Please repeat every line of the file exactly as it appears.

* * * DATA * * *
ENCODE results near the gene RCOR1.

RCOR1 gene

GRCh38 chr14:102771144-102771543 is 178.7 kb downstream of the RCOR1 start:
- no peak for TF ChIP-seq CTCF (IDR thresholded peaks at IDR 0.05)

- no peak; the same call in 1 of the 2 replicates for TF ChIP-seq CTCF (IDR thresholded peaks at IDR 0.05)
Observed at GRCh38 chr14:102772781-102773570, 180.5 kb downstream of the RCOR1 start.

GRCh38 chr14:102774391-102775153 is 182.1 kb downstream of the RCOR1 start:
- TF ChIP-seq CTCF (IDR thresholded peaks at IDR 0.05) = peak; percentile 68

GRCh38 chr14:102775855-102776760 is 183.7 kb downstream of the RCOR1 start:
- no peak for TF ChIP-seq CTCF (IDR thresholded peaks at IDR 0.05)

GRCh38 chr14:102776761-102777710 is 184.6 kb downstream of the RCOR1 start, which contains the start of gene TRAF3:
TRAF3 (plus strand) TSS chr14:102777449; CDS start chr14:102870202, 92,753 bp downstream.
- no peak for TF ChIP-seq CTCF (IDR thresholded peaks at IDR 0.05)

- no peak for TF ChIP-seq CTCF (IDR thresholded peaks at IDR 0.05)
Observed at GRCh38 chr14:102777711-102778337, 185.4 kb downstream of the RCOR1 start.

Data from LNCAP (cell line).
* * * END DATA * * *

ENCODE results near the gene RCOR1.

RCOR1 gene

GRCh38 chr14:102771144-102771543 is 178.7 kb downstream of the RCOR1 start:
- no peak for TF ChIP-seq CTCF (IDR thresholded peaks at IDR 0.05)

- no peak; the same call in 1 of the 2 replicates for TF ChIP-seq CTCF (IDR thresholded peaks at IDR 0.05)
Observed at GRCh38 chr14:102772781-102773570, 180.5 kb downstream of the RCOR1 start.

GRCh38 chr14:102774391-102775153 is 182.1 kb downstream of the RCOR1 start:
- TF ChIP-seq CTCF (IDR thresholded peaks at IDR 0.05) = peak; percentile 68

GRCh38 chr14:102775855-102776760 is 183.7 kb downstream of the RCOR1 start:
- no peak for TF ChIP-seq CTCF (IDR thresholded peaks at IDR 0.05)

GRCh38 chr14:102776761-102777710 is 184.6 kb downstream of the RCOR1 start, which contains the start of gene TRAF3:
TRAF3 (plus strand) TSS chr14:102777449; CDS start chr14:102870202, 92,753 bp downstream.
- no peak for TF ChIP-seq CTCF (IDR thresholded peaks at IDR 0.05)

- no peak for TF ChIP-seq CTCF (IDR thresholded peaks at IDR 0.05)
Observed at GRCh38 chr14:102777711-102778337, 185.4 kb downstream of the RCOR1 start.

Data from LNCAP (cell line).